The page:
3 Things That Say Vodafone Group plc Is A Sell

VodafoneUp until a year or so ago, Vodafone (LSE: VOD) (NASDAQ: VOD.US) was the apple of many a growth investor’s eye — even with a market cap of over £50bn, the firm’s march across the developing globe looked set to continue.

But takeover fever took people’s minds off the things that really matter, and the company behind the hype is looking a little vulnerable. I had Vodafone in the Fool’s Beginners’ Porfolio, but I reckoned it was looking overvalued and I sold in December 2013 — the shares are down 17% since then, to 194p.

Here are three reasons why I would still be selling today:

1. Massive valuation

 Shares with great potential often trade on price to earnings (P/E) ratios ahead of the FTSE 100’s long-term average of around 14, but typically that’s when we have forecasts for strong growth in earnings per share (EPS) — growth that would chip away at the P/E and bring it back down in the long term.

And I do think that Vodafone shares should command a higher-than-average P/E, even if a return to growth might be a couple of years away.

But 2014 forecasts, which suggest an EPS fall of 60% following on from a 13% drop in 2013, put them on a forward P/E of 29. And a 5% earnings growth in 2015 would only bring that down to a bit under 28. Twice the FTSE average is too high.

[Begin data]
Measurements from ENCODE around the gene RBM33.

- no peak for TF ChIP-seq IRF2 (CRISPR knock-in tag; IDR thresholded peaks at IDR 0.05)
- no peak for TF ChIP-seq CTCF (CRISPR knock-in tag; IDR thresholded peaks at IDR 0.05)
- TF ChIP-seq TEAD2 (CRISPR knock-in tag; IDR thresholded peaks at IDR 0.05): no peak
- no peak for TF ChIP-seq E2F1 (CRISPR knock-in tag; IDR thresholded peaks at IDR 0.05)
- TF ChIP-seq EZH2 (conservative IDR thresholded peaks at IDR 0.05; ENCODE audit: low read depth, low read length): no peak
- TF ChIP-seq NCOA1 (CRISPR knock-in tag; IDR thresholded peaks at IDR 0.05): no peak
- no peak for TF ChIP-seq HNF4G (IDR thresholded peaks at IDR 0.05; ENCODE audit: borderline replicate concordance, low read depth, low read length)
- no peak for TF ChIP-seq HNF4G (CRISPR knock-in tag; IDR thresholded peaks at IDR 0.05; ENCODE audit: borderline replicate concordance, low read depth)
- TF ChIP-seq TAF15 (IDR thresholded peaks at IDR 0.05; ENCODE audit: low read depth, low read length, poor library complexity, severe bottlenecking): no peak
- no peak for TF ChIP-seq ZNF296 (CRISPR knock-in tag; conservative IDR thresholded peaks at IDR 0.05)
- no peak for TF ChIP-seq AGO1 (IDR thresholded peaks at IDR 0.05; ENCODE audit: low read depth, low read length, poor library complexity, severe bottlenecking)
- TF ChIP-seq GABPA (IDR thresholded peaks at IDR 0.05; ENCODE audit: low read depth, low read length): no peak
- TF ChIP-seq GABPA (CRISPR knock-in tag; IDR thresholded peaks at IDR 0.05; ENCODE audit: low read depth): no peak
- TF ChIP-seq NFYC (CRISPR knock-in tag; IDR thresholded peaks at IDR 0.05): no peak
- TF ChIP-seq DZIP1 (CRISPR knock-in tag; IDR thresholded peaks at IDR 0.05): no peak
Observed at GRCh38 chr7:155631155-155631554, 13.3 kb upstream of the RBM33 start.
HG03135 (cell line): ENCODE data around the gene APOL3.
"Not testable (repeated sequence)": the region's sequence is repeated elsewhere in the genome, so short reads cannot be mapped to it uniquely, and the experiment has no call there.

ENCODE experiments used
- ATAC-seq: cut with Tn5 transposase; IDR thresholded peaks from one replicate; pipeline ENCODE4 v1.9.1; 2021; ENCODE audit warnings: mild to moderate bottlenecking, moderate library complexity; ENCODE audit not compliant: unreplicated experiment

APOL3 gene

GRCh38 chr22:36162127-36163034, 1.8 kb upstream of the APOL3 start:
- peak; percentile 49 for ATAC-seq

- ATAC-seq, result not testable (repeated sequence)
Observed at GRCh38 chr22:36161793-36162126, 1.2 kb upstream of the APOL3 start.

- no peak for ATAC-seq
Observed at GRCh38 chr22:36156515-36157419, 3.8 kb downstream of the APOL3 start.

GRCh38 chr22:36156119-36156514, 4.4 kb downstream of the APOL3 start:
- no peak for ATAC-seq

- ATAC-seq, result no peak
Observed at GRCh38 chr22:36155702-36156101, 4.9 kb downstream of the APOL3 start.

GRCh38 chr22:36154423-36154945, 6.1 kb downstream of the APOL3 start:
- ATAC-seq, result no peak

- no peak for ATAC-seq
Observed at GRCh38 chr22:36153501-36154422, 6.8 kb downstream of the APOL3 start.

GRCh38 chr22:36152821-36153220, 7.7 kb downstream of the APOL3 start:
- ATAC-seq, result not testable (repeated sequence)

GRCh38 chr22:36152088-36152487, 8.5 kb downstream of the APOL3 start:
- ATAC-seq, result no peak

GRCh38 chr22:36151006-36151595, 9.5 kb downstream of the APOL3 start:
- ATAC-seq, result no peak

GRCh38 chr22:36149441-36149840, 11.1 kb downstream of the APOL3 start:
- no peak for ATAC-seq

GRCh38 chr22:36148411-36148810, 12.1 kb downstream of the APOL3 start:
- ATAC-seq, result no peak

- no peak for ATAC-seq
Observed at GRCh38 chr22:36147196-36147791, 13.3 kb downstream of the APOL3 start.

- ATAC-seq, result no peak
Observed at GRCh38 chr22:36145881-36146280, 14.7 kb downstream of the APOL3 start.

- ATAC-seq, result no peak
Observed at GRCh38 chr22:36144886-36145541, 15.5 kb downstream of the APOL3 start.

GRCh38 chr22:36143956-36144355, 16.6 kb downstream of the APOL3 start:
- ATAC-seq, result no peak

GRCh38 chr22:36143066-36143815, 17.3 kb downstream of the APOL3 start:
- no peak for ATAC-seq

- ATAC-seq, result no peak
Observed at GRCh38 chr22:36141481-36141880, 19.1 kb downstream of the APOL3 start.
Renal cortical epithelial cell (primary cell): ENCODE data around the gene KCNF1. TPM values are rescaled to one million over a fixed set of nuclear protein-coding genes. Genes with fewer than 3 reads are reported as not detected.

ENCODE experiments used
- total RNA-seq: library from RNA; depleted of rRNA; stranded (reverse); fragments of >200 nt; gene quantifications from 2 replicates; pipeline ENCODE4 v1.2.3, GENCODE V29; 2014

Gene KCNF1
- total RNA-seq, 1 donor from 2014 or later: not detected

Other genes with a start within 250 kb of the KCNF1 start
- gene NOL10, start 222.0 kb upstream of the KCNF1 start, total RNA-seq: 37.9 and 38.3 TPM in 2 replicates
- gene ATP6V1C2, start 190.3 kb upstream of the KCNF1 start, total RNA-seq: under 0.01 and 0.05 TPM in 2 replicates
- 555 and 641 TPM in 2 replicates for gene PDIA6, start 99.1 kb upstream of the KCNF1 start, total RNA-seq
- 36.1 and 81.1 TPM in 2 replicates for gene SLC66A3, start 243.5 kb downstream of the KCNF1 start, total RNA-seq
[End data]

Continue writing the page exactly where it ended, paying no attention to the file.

2. Unreliable dividends

Vodafone’s growth ambitions were backed by its commitment to rising dividends — we saw a nice yield of 5% in 2013. But the company downgraded its stance that year “at least to maintain the ordinary dividend per share at current levels“. With this year’s results we did hear talk of “our intention to continue to grow dividends“, but what does the near future hold?

There’s a 6% yield forecast for the year to March 2015, but forecast earnings should only cover about 60% of that — and the 2016 picture is similar.

At a time when cash is needed for technological development, I reckon those dividends are unsustainable.

3. Takeover rumours

Takeover rumours are a reason to sell? Well, I’d say the share price is still pumped up from all of the rumours, and it overvalues the company on fundamentals.

Now, someone might want worldwide domination enough to pay inflated prices for Vodafone shares and you might make a profit if you buy now. But they might not, and buying on the hope of a takeover is nothing more than a gamble.

On fundamentals, I reckon Vodafone shares are overpriced.

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Alan Oscroft has no position in any shares mentioned.